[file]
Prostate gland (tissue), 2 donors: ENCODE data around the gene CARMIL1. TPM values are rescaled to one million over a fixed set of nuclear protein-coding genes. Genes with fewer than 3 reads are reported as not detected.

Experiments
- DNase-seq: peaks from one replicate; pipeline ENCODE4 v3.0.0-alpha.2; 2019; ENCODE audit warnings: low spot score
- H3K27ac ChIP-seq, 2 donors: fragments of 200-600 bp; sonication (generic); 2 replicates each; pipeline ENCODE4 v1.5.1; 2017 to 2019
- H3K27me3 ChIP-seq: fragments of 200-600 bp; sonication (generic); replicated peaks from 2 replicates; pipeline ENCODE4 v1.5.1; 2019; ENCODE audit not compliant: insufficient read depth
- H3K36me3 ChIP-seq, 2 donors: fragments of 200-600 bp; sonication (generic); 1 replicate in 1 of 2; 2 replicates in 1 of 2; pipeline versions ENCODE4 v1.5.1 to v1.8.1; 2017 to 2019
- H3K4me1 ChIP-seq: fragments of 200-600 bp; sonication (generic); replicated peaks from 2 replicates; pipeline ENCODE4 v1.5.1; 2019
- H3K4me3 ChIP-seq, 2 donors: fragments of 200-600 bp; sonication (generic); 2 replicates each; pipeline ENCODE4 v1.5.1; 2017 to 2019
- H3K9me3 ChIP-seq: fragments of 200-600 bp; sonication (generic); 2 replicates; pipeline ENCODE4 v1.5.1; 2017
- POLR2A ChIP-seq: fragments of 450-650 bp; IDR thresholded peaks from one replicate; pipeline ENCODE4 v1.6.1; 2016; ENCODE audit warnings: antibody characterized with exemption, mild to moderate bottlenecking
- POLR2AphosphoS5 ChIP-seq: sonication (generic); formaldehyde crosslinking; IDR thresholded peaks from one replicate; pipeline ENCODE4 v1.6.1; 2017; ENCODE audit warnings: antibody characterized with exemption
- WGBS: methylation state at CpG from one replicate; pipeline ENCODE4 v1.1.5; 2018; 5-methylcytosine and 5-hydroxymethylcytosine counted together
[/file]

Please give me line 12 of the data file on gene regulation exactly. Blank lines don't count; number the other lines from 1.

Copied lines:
- WGBS: methylation state at CpG from one replicate; pipeline ENCODE4 v1.1.5; 2018; 5-methylcytosine and 5-hydroxymethylcytosine counted together